Artist: Carnis Immortalis
Album: Carnis Immortalis
Carnis Immortalis—or, Immortal Flesh—aren’t a band that leave a lot to the imagination, let alone a lot on the table. With that said, they’re also a band on the fringe of what I would consider my comfort zone when it comes to lending a critical opinion on music—so bear with me. True—they’re definitely well within the heavy music umbrella and aren’t afraid to make it known. This Detroit outfit draw from a sprawling array of heavy influences, ranging from brutalizing death metal to black metal and touches of thrash alike. The result? Something as raw, gritty and voracious as their name might imply. With a DIY take on styles of music that have fallen prey to overproduction and cold, emotionless song structure, Carnis Immortalis might not be perfect, but they’re definitely a unique twist to Detroit’s—and the nation’s—metal scene.
Ultimately, Carnis Immortalis are a death metal outfit, tried and true. They effortlessly blend intense, riff-driven passages with pummeling, uproarious drum parts and ruthless aggression. However, Carnis Immortalis are more than that—as woven in with their blunt, brash assault on the listener’s sanity there are moments of scathing technicality and melody both. For example, songs like the lead single, “Rogue Hound of the Silent Tax,” where percussionist Shane Baker barely slows down throughout the song’s duration. Baker’s bold drumming is the core of the band’s debut record and their immolating brand of death metal, drawing out the more extreme, brutal influences that underscore the band’s styling. Meanwhile, bassist Kyle Wagner shines—that’s right, shines, as in you can actually hear him—during the very same track, and throughout other choice selections Carnis Immortalis put forth. “Twenty Others” is one such anthem, wherein Wagner both adds heft and thickness to the mix but also a popping, bouncy element that hooks the riffs deeper into the listener’s head. Speaking of riffs, that might be the major selling point that will keep heavy music enthusiasts hooked on Carnis Immortalis. Home to three guitarists—Craig Kirk, Erik Partin and Jesse Buehler—Carnis is worth their weight in riffs. Naming the tracks that don’t bring home marvelous fretwork is honestly a shorter list and harder task than naming the ones that do, so for that reason, there aren’t really “focus tracks” for the self-titled record’s riffsmithing. Just about every song has a lead, a groove, a solo or a slam-tinted all-out-onslaught that the listener can fall in love with; it’s just a matter of listening to the record and figuring out which one you like most.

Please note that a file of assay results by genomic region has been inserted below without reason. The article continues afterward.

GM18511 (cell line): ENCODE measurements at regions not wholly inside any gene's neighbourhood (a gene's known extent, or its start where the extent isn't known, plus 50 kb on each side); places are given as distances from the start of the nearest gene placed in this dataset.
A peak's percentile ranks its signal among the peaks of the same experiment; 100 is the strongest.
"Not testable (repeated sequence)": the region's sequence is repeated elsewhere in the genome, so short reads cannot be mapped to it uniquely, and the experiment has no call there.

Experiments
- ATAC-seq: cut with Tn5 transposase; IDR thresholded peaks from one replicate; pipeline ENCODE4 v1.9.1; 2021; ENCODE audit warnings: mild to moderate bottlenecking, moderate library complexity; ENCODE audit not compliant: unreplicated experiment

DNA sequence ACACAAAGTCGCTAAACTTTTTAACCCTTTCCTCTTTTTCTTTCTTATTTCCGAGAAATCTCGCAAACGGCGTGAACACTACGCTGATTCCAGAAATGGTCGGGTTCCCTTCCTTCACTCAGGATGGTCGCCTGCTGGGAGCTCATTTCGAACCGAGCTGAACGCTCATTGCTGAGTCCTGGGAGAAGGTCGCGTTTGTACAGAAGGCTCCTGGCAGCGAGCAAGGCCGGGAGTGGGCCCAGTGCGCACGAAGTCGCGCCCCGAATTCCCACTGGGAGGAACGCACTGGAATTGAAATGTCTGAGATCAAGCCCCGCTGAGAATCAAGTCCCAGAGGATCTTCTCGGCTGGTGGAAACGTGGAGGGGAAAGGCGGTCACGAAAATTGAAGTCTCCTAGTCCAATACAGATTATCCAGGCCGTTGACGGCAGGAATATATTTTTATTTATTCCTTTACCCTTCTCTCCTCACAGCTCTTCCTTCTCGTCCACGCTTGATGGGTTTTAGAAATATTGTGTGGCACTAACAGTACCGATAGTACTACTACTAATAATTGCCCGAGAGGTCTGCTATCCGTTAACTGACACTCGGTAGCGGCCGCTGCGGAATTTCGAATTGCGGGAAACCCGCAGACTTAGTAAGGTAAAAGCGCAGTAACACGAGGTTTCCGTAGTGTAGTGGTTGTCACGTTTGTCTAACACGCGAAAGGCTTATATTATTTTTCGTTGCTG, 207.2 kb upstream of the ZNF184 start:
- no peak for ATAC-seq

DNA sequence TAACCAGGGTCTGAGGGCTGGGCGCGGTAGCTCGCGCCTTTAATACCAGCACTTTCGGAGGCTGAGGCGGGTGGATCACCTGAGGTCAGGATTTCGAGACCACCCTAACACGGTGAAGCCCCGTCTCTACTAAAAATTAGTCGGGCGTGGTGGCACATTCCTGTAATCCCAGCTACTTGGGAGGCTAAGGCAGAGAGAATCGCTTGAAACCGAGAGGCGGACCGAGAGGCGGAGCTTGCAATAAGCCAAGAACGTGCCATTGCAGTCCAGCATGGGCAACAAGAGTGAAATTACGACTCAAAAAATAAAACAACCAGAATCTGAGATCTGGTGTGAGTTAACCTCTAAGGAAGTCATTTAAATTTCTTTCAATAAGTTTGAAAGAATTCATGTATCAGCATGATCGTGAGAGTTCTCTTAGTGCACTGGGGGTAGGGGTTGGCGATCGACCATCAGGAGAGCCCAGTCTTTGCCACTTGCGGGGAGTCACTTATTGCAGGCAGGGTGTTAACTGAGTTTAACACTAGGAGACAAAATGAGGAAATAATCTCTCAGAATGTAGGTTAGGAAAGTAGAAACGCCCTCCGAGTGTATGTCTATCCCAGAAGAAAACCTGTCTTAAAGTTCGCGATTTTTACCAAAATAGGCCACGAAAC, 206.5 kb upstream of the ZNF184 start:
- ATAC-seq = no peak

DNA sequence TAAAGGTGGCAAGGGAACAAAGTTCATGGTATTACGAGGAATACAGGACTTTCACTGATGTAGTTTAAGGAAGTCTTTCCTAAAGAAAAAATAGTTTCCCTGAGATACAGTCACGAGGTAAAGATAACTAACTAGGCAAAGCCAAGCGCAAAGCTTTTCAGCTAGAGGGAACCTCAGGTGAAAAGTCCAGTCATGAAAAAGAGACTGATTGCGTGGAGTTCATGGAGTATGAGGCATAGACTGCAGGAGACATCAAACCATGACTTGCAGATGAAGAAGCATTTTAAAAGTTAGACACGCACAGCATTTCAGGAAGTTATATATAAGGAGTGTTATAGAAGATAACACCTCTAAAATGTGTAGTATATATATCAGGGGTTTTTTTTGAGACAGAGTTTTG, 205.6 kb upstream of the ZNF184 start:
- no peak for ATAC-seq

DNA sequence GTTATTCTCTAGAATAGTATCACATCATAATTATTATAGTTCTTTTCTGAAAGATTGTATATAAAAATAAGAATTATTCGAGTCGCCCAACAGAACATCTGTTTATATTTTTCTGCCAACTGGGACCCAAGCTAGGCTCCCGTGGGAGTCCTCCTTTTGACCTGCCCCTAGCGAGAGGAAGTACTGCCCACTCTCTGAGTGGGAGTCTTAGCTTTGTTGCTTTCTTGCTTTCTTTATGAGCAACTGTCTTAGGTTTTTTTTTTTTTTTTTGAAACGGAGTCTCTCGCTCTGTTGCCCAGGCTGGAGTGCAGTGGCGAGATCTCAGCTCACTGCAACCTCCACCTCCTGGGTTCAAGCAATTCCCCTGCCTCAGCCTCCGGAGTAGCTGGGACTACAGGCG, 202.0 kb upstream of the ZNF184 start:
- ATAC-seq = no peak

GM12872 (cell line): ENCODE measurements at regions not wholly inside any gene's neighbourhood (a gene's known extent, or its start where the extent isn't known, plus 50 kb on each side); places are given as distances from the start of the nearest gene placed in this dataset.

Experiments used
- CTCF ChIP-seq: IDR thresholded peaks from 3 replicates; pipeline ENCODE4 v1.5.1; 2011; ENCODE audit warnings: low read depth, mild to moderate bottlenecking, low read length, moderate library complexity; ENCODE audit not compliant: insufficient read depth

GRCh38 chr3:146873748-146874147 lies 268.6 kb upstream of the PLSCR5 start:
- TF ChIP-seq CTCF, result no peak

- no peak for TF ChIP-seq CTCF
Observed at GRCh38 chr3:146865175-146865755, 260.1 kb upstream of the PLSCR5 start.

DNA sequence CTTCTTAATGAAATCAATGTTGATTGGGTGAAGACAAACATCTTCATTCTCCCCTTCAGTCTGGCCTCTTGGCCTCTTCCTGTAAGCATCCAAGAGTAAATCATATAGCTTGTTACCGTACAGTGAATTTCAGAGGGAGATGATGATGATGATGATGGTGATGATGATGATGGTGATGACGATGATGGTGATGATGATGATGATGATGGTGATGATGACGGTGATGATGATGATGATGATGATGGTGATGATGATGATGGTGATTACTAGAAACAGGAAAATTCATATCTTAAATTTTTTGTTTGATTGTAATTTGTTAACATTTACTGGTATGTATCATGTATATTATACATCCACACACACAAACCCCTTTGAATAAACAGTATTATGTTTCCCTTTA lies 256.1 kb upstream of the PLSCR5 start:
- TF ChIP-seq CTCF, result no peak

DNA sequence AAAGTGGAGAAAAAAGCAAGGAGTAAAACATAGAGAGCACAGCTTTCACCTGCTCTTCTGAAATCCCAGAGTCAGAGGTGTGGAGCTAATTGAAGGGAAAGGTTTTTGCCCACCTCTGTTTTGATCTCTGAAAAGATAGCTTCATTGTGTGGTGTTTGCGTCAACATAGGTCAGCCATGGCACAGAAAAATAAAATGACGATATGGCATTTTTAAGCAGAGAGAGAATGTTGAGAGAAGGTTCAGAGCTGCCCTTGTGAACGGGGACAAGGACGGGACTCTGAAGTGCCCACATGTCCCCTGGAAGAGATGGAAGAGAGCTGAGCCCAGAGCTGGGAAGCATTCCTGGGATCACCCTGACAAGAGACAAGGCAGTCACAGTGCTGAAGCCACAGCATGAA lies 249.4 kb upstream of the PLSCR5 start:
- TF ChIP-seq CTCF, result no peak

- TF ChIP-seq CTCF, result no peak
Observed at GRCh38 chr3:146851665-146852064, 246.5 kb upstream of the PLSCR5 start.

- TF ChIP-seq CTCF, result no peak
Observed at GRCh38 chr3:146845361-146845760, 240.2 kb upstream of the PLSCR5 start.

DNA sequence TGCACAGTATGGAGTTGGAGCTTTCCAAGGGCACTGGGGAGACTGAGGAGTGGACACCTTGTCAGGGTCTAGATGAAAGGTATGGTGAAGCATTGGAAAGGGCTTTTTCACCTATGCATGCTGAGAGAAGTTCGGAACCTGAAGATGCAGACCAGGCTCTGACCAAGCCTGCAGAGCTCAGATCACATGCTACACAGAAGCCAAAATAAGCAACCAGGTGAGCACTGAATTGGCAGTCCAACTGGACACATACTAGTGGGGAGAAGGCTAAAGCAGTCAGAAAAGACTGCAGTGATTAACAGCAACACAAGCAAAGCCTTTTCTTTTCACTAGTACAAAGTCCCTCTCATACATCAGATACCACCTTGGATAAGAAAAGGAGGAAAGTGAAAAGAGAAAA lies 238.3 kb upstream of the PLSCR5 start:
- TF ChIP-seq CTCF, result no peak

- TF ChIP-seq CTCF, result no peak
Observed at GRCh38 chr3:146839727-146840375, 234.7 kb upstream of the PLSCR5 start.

The array of metallic influence that amalgamates to define Carnis Immortalis’ sound is broadened by frontman Jalen Wallace’s many styles. Aided by Buehler and Wagner, Wallace adds a visceral, throaty and distinctly blackened touch to many of the cuts the band put forth. This is obvious right from the get go, but shines on songs like “Rogue Hound of the Silent Tax,” where Wallace’s voice adds to the hectic fervor and intensity of the track. Other songs—“A Time To Survive” for example—exist to highlight Wallace’s variety moreso than others, using a myriad styles to keep the listener hooked throughout the track’s lofty duration. Carnis Immortalis’ debut is a collection of Wallace’s skills, and even on some moments where he falls flat (“Twenty More” seems to waver where vocals are concerned), the band add guest spots and instrumental breaks to keep the listener from getting too worn out on any one style or sound.
Variety is the name of the game for just about every aspect of Carnis Immortalis. However, there does exist the one somewhat obvious, glaring misstep that the band’s debut boasts—its production. On one hand, the grit adds to the bare-knuckle, bloody-fisted approach to DIY death metal the group provides. The other hand, however, holds the kind of ugly truth that the shoddy production detracts from some of the band’s transitions, atmosphere and otherwise razor-sharp riffing. “Rogue Hound” is one example—the song takes some wild turns, and a couple of them could be made a little cleaner and crisper with, well, cleaner and crisper production. However, in the grand scheme of things, it doesn’t detract too strongly from the band’s sound, style and dynamic, and, as a debut effort, lackluster production is something most bands are culpable of; In other words, it isn’t a big deal. What is a big deal is what the future might hold for this sinister sextet, as they surely bring something carnal and crushing to Michigan’s monstrous heavy music community.
For Fans Of: Gorgoroth, Dying Fetus, Bloodbath, Nile
By: Connor Welsh